You receive a call from someone claiming to be your utility company and they tell you your payment is past due. They threaten to shut off your power if you don’t give them an immediate payment, what would you do? If you send them a payment, you’ll probably end up a victim of a widespread utility scam.
Connexus Energy has received numerous complaints from our residential and business members about this growing phone scam. It’s possible there are many more members who have not called us and have unwittingly fallen victim to the scammers.
It’s probably a scam if the caller demands immediate payment and threatens immediate disconnection. If you’re asked to wire money, use a money order, a gift card, go through PayPal, or make a payment that is outside our regular payment process, chances are good you’re being scammed.
Connexus has a process in place before disconnecting any service. There is no “immediate” disconnection. We send letters, leave door hangers, and discuss payment arrangements with members. In addition, we do not disconnect at night or on weekends.
The scammers have gotten more sophisticated over the years. Now, their caller ID appears to originate from the utility. Not to mention copying our interactive voice mail system to make you think you are calling us. That’s a practice known as spoofing. If you’re unsure about any call you receive from us, call our member services phone number, 763.323.2650, which is also on your bill. That way you’ll know that you’re dealing with Connexus Energy.
If the call turns out to be a scam, please report it immediately to your local police.
Scammers call threatening disconnection of your utility service, demanding immediate payment by prepaid cards purchased at a local retail store (or credit card, debit card, bank draft, wiring money, etc.), and insisting you call them back with the card information to make payment. Your utility will send you one or more disconnection notices in the mail before disconnecting or shutting off your utility service, and they will offer several bill payment options without specifying the type of payment you need to make.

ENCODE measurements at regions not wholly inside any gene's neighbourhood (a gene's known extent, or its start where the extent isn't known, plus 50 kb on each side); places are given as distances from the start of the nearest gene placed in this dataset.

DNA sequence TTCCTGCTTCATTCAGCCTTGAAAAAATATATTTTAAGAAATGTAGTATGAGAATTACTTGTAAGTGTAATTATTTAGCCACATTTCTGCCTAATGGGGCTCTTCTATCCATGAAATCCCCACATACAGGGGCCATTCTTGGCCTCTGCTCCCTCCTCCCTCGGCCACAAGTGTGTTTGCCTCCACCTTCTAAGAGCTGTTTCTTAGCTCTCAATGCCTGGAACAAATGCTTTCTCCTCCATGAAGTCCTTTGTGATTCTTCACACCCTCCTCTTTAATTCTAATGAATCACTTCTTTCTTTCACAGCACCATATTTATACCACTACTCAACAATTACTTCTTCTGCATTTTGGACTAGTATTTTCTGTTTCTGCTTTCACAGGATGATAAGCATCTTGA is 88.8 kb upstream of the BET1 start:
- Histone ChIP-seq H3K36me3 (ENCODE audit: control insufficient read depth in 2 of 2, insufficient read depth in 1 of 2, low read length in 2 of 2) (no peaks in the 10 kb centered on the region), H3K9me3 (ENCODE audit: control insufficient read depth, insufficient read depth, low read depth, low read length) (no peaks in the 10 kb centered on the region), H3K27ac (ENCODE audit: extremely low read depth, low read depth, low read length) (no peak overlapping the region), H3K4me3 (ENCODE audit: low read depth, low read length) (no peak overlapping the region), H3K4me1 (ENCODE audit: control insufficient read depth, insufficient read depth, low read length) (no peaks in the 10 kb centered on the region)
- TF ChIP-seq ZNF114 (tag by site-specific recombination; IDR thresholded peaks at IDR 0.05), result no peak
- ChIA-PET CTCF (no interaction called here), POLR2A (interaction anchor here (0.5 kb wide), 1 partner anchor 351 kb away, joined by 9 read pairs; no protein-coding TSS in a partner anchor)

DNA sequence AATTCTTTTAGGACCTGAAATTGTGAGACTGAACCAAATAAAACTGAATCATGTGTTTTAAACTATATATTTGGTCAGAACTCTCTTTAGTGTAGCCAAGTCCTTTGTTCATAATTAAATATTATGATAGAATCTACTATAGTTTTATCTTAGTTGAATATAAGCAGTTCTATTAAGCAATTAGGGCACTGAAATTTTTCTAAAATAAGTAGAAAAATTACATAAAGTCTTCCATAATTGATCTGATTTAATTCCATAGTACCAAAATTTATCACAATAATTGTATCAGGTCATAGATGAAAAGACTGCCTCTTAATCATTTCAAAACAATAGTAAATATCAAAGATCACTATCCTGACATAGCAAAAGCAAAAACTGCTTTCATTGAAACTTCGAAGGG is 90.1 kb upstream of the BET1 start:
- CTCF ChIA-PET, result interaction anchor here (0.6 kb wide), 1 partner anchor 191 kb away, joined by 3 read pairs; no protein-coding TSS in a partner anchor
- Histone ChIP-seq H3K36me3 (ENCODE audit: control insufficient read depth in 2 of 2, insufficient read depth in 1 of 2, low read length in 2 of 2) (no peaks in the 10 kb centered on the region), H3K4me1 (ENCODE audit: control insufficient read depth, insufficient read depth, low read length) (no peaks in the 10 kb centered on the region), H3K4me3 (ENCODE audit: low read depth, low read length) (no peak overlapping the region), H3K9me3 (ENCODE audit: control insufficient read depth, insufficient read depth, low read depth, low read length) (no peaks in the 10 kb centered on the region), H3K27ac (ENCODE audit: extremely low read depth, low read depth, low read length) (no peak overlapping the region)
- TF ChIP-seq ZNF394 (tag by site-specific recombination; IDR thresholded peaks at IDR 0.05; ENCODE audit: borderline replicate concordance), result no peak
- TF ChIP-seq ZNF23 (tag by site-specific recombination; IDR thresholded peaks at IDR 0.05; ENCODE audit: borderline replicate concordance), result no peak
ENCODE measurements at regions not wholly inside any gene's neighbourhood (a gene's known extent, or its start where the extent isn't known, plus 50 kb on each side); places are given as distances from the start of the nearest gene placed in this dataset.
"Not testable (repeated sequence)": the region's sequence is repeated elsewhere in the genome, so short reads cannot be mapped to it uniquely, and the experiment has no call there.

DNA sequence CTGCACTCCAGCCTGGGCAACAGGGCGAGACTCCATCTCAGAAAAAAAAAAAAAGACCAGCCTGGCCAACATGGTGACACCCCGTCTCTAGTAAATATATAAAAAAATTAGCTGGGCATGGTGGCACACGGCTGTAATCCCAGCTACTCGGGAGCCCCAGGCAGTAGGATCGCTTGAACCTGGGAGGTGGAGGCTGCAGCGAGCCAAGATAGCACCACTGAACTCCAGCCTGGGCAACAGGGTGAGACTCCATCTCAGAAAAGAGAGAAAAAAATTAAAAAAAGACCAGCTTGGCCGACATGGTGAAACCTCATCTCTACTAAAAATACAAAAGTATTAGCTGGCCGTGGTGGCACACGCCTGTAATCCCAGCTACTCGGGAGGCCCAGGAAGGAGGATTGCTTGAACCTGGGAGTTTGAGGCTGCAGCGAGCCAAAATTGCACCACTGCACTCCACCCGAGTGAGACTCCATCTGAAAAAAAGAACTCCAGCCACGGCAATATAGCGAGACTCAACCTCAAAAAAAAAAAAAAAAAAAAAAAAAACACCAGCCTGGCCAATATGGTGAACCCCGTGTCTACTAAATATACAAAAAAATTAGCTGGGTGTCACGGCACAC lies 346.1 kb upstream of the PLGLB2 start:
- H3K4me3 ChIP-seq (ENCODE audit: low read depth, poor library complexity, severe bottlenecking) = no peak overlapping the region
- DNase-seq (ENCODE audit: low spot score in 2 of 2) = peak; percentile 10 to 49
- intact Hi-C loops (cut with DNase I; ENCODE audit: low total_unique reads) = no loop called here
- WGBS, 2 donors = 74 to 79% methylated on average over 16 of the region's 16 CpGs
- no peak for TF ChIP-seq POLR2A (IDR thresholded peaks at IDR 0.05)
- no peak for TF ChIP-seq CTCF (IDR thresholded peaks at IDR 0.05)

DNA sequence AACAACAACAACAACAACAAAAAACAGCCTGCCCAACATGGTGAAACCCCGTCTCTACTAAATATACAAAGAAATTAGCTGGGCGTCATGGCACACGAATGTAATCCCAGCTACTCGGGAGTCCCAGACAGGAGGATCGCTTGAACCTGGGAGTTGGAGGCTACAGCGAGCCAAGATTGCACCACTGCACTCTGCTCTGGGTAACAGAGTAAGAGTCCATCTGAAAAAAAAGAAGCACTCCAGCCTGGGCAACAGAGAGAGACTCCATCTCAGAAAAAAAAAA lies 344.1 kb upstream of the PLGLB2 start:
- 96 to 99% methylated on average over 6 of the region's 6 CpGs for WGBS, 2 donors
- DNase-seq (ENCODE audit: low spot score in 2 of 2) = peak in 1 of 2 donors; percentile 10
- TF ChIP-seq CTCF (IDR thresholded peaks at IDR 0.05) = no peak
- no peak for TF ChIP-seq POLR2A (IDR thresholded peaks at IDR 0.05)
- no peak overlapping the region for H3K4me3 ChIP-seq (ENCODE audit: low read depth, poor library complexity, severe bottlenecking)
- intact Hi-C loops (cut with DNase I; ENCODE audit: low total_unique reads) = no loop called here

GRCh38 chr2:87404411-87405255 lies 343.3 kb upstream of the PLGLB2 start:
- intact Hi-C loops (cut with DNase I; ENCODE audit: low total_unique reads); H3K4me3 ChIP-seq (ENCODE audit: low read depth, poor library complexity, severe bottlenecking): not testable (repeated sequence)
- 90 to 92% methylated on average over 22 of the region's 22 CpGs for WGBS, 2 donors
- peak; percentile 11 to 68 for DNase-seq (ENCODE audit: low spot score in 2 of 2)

Bill Payment or Credit Con
Scammers may provide you with a phony account routing number for you to use to pay your utility bills, receive a credit, or obtain federal assistance. In exchange for personal information that can be used for identity theft, you may get a payment account number. If the number is entered during an online transaction, it may appear that your bill is paid, but no funds are actually paid to the utility, the account balance remains due, and you may be charged a returned payment fee by your utility.
Equipment or Repair Bogus Fee
Scammers call demanding a separate payment to replace or install a utility-related device or meter. If a utility needs to upgrade or replace a piece of equipment, it will contact you ahead of time as a courtesy. If there is a charge related to work on equipment you might own, it will typically be included in your monthly bill as the utility does not collect a separate payment for equipment or installation.
Scammers call claiming you have overpaid your utility bill, and you need to provide personal bank account information or a credit card number to facilitate a refund. Your utility may apply any overpayments you have made to your utility account, allowing the credit balance to cover any future charges, or refund any overpayment by mailing a check.
Power Restoration Rip Off
Scammers call offering to restore power quickly or in a preferential order for immediate payment or an upfront “reconnection fee,” typically in the aftermath of hurricanes and other severe storms causing widespread power outages. Utilities do not require payment to restore electricity, water, or natural gas service after a natural disaster or other related outage, though some utilities will accept in-person payment via check or phone payment after a disconnection for non-payment.
Smishing, short for SMS phishing, is a relatively new scam that attempts to trick mobile phone users into giving scammers personal information, which can be used for identity theft, via a text or SMS message. Scammers like smishing, as consumers tend to be more inclined to trust text messages. Utility companies typically do not text you unless you have signed up for a specific notification service offered by your utility.
*Source - Utilities United Against Scams